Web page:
“[Because] we’re able to guarantee the performance, we’re then able to provide SLAs for these critical business applications—for the ERP, for the CRM—while still guaranteeing the performance of the applications that are in the Internet…which is a fairly unique offering that we feel we are uniquely positioned in the market to deliver,” he said.
Ipanema Technologies’ cloud-ready products include the following:
- Ipanema’s ANS 7.0 is the upgraded software that runs on top of its ip|engine products: Ipanema’s latest Autonomic Networking System (ANS) edition can identify specific SaaS traffic—like that of Google Apps, Office 365 and Salesforce—and differentiate this from normal Web traffic. The upgrade also improves on hybrid network unification allowing companies to use multiple network combinations like dual MPLS or service providers. ANS 7.0 is available today.
- Ipanema’s virtual ip|engine appliance: This is a software image that can be uploaded into an anything-as-a-service environment or into a private virtual data center. This removes the requirement for a hardware device to get Ipanama’s WAN governance, although it won’t be available until the end of this June.
- Two new hardware devices: A low-end ip|engine 20 delivers 20 Mbps bi-directional throughput and an even lower-end ip|engine nano-appliance does 8 Mbps. Both will launch in September.*
Burton explains the reasons for Ipanema’s move to the cloud:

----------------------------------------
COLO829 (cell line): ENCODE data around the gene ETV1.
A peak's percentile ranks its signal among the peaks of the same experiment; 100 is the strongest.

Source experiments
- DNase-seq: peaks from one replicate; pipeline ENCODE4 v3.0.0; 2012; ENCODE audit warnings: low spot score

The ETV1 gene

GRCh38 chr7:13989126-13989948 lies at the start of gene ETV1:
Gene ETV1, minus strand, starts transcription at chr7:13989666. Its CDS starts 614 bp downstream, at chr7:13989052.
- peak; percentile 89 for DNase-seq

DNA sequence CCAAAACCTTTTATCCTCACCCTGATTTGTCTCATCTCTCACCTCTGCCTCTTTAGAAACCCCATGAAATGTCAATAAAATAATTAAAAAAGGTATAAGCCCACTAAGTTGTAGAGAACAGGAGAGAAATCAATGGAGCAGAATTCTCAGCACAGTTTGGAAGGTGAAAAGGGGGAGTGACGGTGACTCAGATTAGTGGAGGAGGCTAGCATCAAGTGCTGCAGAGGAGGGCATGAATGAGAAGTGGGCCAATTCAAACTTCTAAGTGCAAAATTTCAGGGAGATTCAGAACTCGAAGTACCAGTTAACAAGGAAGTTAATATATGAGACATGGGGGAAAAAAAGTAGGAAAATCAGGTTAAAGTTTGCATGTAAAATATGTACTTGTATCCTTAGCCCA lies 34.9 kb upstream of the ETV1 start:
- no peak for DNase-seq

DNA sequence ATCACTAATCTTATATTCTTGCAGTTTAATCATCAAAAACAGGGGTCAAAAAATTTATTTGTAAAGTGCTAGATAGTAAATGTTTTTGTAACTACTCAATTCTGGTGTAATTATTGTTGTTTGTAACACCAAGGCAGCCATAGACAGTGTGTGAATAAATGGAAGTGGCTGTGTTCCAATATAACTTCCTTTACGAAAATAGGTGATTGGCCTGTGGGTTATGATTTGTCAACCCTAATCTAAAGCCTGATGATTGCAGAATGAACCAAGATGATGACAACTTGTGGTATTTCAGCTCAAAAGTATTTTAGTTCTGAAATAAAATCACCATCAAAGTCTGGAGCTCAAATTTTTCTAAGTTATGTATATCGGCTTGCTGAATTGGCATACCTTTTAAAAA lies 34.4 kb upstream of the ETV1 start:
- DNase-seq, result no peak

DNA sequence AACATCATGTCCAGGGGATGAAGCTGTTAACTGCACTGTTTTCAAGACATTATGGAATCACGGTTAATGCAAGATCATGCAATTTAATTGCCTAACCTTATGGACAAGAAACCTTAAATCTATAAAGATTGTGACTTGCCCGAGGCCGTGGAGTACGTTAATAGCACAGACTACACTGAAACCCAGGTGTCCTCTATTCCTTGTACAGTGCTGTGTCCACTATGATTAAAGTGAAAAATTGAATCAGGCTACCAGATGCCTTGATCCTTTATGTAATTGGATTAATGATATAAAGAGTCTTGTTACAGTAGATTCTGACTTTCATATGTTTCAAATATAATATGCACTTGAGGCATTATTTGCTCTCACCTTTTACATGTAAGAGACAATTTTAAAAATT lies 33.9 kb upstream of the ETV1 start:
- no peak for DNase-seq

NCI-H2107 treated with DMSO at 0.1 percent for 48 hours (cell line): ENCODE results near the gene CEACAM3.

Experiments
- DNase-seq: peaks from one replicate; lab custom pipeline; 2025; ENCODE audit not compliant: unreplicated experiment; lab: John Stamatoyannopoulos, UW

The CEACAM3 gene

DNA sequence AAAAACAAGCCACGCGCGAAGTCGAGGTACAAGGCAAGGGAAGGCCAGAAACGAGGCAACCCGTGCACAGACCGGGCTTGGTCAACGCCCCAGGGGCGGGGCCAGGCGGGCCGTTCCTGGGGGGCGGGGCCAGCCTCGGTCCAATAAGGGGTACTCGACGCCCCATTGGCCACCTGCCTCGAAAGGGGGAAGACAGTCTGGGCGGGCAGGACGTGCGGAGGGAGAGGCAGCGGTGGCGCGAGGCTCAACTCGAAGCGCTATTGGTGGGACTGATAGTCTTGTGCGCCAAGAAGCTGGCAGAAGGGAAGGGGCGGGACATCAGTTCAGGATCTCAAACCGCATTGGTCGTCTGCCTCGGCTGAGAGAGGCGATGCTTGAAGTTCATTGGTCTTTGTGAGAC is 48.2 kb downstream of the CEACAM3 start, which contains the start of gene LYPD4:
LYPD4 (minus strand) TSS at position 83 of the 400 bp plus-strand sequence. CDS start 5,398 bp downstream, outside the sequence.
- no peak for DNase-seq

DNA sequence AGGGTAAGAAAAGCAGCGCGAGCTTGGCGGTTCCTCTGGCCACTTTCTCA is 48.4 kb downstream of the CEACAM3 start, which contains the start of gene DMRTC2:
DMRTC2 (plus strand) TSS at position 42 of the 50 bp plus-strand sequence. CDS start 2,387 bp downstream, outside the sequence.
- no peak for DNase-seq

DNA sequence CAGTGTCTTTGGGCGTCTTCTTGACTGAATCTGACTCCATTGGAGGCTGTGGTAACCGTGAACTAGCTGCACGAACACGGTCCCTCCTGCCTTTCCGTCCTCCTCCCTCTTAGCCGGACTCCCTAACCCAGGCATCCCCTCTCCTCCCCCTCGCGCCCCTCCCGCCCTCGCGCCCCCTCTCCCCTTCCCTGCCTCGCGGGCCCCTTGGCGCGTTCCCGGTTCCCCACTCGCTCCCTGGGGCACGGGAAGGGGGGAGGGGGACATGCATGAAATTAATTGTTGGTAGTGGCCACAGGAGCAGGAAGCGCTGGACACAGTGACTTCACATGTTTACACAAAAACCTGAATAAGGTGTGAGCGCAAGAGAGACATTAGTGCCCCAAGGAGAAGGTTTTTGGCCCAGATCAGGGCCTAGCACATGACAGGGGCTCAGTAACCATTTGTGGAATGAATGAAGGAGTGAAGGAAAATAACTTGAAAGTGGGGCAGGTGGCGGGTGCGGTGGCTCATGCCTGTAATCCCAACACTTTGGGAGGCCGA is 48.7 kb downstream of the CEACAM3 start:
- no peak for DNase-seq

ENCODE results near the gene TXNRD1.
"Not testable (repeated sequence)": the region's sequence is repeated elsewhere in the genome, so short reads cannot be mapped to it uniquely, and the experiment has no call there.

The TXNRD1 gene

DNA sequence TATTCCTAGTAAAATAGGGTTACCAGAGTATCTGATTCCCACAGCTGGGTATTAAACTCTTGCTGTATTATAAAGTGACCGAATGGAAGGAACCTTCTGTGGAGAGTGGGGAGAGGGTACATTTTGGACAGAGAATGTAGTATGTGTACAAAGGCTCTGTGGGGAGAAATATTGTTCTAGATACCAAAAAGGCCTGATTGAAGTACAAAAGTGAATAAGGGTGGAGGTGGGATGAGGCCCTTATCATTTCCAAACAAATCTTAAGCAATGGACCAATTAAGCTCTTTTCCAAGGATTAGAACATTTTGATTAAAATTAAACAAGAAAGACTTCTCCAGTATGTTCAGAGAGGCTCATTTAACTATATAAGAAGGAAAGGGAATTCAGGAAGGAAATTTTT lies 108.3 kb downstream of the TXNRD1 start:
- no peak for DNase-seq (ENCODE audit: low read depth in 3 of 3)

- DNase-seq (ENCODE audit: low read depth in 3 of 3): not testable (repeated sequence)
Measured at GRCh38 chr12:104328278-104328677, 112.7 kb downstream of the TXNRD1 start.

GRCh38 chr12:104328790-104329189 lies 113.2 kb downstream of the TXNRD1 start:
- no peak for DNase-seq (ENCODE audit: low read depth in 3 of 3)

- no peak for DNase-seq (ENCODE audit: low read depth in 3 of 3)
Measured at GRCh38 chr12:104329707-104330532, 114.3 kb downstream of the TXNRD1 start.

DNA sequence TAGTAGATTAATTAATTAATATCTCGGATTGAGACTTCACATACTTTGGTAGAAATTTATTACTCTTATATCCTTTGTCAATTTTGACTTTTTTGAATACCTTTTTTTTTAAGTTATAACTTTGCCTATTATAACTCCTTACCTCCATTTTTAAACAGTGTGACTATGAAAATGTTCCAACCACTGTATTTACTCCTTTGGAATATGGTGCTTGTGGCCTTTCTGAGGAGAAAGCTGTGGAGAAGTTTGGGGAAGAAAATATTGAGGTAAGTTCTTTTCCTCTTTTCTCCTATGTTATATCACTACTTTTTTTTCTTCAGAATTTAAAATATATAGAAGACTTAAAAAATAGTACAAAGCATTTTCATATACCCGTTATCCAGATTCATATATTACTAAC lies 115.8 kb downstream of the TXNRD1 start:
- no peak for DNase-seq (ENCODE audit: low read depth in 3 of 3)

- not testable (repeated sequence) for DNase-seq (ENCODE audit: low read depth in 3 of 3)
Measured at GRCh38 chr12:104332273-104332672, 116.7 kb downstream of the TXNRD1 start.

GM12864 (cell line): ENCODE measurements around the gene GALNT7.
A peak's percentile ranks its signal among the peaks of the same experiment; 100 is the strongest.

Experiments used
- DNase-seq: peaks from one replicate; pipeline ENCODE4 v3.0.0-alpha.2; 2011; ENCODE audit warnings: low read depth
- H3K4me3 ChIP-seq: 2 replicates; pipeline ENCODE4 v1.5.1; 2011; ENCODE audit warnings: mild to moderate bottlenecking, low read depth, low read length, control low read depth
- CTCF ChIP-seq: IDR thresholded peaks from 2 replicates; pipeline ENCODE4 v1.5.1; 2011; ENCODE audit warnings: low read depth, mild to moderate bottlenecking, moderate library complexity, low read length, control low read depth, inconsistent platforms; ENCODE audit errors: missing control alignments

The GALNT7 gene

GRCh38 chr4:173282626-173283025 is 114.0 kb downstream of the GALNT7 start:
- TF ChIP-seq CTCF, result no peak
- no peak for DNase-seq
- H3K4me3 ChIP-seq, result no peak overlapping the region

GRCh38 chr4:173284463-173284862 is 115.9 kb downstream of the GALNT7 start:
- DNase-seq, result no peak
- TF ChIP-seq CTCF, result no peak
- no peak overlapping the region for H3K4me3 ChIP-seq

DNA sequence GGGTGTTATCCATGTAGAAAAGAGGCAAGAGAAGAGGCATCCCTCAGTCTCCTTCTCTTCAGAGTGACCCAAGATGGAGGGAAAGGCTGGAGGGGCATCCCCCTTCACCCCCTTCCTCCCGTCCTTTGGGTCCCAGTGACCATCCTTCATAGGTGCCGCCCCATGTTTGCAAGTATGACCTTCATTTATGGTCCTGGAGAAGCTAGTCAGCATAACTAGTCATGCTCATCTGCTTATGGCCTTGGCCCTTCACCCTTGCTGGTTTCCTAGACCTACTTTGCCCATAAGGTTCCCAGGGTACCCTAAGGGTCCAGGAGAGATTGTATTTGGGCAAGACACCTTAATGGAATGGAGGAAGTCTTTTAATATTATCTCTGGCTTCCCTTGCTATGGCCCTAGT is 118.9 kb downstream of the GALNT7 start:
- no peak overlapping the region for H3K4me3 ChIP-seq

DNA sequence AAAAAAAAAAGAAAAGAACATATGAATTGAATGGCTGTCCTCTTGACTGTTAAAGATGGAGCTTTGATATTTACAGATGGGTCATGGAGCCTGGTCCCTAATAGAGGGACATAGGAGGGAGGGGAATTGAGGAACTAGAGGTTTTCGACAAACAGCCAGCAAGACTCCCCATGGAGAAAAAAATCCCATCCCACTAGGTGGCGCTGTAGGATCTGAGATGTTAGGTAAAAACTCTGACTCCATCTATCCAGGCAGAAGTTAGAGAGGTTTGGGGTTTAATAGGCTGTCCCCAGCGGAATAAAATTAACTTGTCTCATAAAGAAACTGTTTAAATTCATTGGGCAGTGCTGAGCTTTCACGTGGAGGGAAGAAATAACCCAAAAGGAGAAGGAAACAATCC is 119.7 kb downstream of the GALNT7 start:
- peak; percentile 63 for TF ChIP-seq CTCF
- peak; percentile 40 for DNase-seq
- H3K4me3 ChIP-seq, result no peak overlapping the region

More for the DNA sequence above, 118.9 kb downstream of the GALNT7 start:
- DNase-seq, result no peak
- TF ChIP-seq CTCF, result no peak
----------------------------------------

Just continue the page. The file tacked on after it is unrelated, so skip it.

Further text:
We’ve been talking about ‘WAN governance’ for a long time at Ipanema—getting full optimization and control over all your applications across your global network. WAN governance doesn’t change as an approach just because you move to the cloud. In fact, it becomes more important, because when you’ve got cloud-based applications, you still need to be able to discover, understand and communicate your clear key performance indicators to get the information about application performance. You must be able to control and dynamically optimize your public or private applications regardless of whether they’re flowing over the Internet or the traditional VPN.
The guaranteed performance, the application SLA associated with those applications doesn’t change, whether they’re hosted in a service provider’s data center, in Amazon’s EC2 or even your own corporate data center—you still need to be able to guarantee those application SLAs. And of course you need to take advantage of the cost benefit that comes from hybrid networks used in your traditional MPLS VPN and make better use of your Internet connectivity. The whole approach needs to encompass all of your users wherever they happen to be, to provide the flexibility and agility that the enterprise really requires in a dynamic business environment.
*Editor’s note: The devices launched in October and were renamed the nano|engine 2 and nano|engine 5. Read more about Ipanema Technologies nano|engine product line in this post.
When it comes time to refresh your network, wide area network or otherwise, what new technology should you incorporate to make your business run better? Is there such thing as implementing technology that is too advanced?